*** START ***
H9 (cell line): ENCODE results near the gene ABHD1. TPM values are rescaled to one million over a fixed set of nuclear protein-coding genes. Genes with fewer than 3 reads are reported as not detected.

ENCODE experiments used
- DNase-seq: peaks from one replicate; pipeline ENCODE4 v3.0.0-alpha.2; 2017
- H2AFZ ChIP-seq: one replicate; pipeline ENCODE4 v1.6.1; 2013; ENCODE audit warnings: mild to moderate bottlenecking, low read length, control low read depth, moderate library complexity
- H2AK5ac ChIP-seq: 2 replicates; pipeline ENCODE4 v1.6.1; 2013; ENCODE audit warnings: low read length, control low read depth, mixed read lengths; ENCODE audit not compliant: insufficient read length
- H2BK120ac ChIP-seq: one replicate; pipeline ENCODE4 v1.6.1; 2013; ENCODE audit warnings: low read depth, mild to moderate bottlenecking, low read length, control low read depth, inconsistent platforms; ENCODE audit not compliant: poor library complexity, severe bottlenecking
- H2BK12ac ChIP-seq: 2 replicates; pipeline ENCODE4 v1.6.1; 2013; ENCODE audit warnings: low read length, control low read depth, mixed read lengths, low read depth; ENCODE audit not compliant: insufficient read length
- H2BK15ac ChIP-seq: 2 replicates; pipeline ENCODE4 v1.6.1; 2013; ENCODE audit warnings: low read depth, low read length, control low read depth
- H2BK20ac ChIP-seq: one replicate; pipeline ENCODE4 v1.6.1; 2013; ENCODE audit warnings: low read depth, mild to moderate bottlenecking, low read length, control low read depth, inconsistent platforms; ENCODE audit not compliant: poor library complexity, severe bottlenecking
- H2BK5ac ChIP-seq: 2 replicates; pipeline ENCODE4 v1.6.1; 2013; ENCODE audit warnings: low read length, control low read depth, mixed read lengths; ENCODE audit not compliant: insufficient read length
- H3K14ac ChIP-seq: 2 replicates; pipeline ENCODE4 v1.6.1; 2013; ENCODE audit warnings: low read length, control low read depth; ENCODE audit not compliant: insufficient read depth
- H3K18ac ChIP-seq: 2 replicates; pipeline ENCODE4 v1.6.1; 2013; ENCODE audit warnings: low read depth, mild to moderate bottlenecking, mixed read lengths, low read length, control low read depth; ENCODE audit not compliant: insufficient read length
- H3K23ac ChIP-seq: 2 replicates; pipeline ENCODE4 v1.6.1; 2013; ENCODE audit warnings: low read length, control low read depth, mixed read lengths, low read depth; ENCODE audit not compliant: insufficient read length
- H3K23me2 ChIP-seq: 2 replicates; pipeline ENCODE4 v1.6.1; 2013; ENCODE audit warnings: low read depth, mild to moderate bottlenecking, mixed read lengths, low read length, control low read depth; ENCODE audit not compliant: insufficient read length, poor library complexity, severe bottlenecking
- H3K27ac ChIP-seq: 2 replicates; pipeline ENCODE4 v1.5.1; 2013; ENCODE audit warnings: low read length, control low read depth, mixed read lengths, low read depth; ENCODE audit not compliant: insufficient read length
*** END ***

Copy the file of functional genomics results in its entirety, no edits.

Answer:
H9 (cell line): ENCODE results near the gene ABHD1. TPM values are rescaled to one million over a fixed set of nuclear protein-coding genes. Genes with fewer than 3 reads are reported as not detected.

ENCODE experiments used
- DNase-seq: peaks from one replicate; pipeline ENCODE4 v3.0.0-alpha.2; 2017
- H2AFZ ChIP-seq: one replicate; pipeline ENCODE4 v1.6.1; 2013; ENCODE audit warnings: mild to moderate bottlenecking, low read length, control low read depth, moderate library complexity
- H2AK5ac ChIP-seq: 2 replicates; pipeline ENCODE4 v1.6.1; 2013; ENCODE audit warnings: low read length, control low read depth, mixed read lengths; ENCODE audit not compliant: insufficient read length
- H2BK120ac ChIP-seq: one replicate; pipeline ENCODE4 v1.6.1; 2013; ENCODE audit warnings: low read depth, mild to moderate bottlenecking, low read length, control low read depth, inconsistent platforms; ENCODE audit not compliant: poor library complexity, severe bottlenecking
- H2BK12ac ChIP-seq: 2 replicates; pipeline ENCODE4 v1.6.1; 2013; ENCODE audit warnings: low read length, control low read depth, mixed read lengths, low read depth; ENCODE audit not compliant: insufficient read length
- H2BK15ac ChIP-seq: 2 replicates; pipeline ENCODE4 v1.6.1; 2013; ENCODE audit warnings: low read depth, low read length, control low read depth
- H2BK20ac ChIP-seq: one replicate; pipeline ENCODE4 v1.6.1; 2013; ENCODE audit warnings: low read depth, mild to moderate bottlenecking, low read length, control low read depth, inconsistent platforms; ENCODE audit not compliant: poor library complexity, severe bottlenecking
- H2BK5ac ChIP-seq: 2 replicates; pipeline ENCODE4 v1.6.1; 2013; ENCODE audit warnings: low read length, control low read depth, mixed read lengths; ENCODE audit not compliant: insufficient read length
- H3K14ac ChIP-seq: 2 replicates; pipeline ENCODE4 v1.6.1; 2013; ENCODE audit warnings: low read length, control low read depth; ENCODE audit not compliant: insufficient read depth
- H3K18ac ChIP-seq: 2 replicates; pipeline ENCODE4 v1.6.1; 2013; ENCODE audit warnings: low read depth, mild to moderate bottlenecking, mixed read lengths, low read length, control low read depth; ENCODE audit not compliant: insufficient read length
- H3K23ac ChIP-seq: 2 replicates; pipeline ENCODE4 v1.6.1; 2013; ENCODE audit warnings: low read length, control low read depth, mixed read lengths, low read depth; ENCODE audit not compliant: insufficient read length
- H3K23me2 ChIP-seq: 2 replicates; pipeline ENCODE4 v1.6.1; 2013; ENCODE audit warnings: low read depth, mild to moderate bottlenecking, mixed read lengths, low read length, control low read depth; ENCODE audit not compliant: insufficient read length, poor library complexity, severe bottlenecking
- H3K27ac ChIP-seq: 2 replicates; pipeline ENCODE4 v1.5.1; 2013; ENCODE audit warnings: low read length, control low read depth, mixed read lengths, low read depth; ENCODE audit not compliant: insufficient read length